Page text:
5 Star Movie Reviews by Astika: Twenty-Four Eyes

1954 was a banner year for Japanese film. Three films were released internationally that year. Two had a profound effect on the future of the movie industry. Godzilla would revolutionize the horror film genre, and Seven Samurai would change the way even the American western was made. It was the third film; however, that won at Venice, at the Golden Globes and at eight other international festivals, more awards than any other film that year. It would also win at home in Japan, garnering the largest audiences and the most devoted fans.

Every nation has it beloved films, movies that define a nation’s identity and aspirations, but few have had so immediate or as important an impact upon a population as Keisuke Kinoshita’s Twenty-Four Eyes. The Japanese military has successfully kept its people in the dark about the war. It was not until the allies began bombing homeland cities in the fall of 1944 that anyone suspected the war might be lost. Once it was lost, revelations of the army’s crimes in China and Indochina came as a brutal shock, adding moral shame to the nations near mortal injuries.

The MacArthur Occupation recognized the recovery of Japan’s humanistic ethic was essential to rebuilding the nation. It subsidized films that emphasized those values. Ozu, Kurosawa, and Kinoshita all produced classic films in the decade following the war, a period that can be thought of as Japan’s golden age of cinema, but none claimed the hearts of the Japanese people like the story of Ms. Oshi, ‘Little Pebble,’ the diminutive school teacher new to Shodoshima, an island in the inland sea of Japan. The story was already familiar to a wide literary audience when Kinoshita secured the film rights to Sakae Tsuboi’s novel and wrote a script that included several passages taken word for word from the book.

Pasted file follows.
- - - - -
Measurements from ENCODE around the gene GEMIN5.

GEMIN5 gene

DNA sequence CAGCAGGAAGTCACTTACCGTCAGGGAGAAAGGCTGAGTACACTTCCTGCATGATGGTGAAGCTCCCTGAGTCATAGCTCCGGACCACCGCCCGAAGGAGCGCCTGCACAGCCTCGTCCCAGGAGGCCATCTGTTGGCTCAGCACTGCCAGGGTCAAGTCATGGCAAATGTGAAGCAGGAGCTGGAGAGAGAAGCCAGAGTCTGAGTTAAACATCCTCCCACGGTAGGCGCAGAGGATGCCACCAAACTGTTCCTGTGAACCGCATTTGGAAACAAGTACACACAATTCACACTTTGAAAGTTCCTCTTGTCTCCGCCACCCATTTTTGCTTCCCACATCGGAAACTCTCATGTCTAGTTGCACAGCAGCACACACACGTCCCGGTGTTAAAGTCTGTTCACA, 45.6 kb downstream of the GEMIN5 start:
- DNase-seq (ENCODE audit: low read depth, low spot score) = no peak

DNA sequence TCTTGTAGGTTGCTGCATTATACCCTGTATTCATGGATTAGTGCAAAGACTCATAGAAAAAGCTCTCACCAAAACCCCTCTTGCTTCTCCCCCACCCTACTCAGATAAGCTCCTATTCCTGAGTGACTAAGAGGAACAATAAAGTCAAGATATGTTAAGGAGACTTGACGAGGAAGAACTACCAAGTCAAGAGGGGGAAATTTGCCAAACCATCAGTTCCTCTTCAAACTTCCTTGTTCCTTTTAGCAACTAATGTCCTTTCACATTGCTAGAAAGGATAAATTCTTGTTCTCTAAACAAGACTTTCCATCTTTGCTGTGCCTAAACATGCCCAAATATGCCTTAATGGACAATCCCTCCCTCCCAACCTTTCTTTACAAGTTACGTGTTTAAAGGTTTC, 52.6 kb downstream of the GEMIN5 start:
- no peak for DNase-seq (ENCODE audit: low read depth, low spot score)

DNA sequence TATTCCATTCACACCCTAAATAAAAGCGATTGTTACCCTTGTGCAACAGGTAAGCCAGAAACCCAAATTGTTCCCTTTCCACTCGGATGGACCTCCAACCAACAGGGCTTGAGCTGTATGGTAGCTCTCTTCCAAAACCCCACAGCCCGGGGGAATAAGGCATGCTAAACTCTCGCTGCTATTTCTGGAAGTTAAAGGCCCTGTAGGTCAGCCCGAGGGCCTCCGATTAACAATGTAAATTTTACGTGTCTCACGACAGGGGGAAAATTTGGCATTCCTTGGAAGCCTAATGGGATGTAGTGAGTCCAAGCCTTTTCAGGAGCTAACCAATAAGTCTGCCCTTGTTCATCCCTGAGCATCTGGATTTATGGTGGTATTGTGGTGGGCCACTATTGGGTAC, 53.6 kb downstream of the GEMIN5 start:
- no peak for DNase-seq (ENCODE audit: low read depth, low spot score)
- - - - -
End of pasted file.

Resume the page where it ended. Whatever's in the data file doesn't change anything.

As Ms. Oshi, a ‘modern girl’ fresh out of teacher’s college, the radiant Hideko Takamine brings her war benumbed audiences face to face with their betrayed virtues, and the film takes its honored place in Japan’s history: art as an act of national salvation. Even as she fights a losing battle against authoritarian censorship, the village’s crippling poverty, parents who don’t value education (especially not for girls) and the devastations of a pitiless war, Ms. Oshi keeps faith with herself, with her students, and with humanity. In the final scene, she is pictured peddling her bike back to school, silhouetted by a rising sun. This scene is etched into the heart and mind of a generation as the affirmation of their resilience and decency as a people, and it celebrates the birth of a new nation now walking the path of peace.

Like Satyajit Ray, Kinoshita sometimes used amateur actors. In Twenty-Four Eyes, the school children were natives of the island on which the movie was filmed. The film covers a period of eighteen years (1928-46), Kinoshita replaced his young actors with older siblings as their film characters grew up. Hiroshi Kusuda was Kinoshita’s cinematographer, and he gives us many memorable shots of the island, the inland sea, and historic locations, but the visual force of the film is found in his portraiture of the human face, where he captures the heart and soul of the Japanese people. Kusuda’s cinematography, Tsuboi’s wonderful story and Kinoshita’s fine directing make Twenty-Four Eyes a must-see for film buffs and humanists of all stripes.

The film was initially criticized for its use of western music, but as Stephen O’Murray and other critics have pointed out, Japanese music had been westernized long before the period this film depicts. Japan had become a center for international arts well before the war. The musical score, arranged by Keisuke’s talented brother, Chuji, brilliantly serves the mood of the film and never feels borrowed or out of place.

If you were to go to the island of Shodoshima today, you would see a statue of a schoolteacher and her twelve young students. This is a monument to Ms. Oshi and her fictional pupils. You would then enter the Eiga Mura, or cinematic village that preserves some of the film’s original set, including the schoolhouse. You would be entering a kind of national shrine dedicated not only to Kinoshita’s endearing movie but to the entire film industry, the art form that played such an essential role in restoring the nation’s morale.

Twenty-Four Eyes may be purchased new from Criterion DVDs for $17.95 or streamed from YouTube or several other servers for about $4.00 per view.

– Astika

About the Author:

Astika is a 40-year disciple of spiritual master Sri Chinmoy. A universalist who has practiced several spiritual traditions in both monastic and non-monastic communities, he believes the essence of personal practice is the same across all faiths. A poet, essayist and short story author, Astika is a lay contributor to the Buddhist Text Translation Society when not working on his first novel, The City of The Goddess.


 
 

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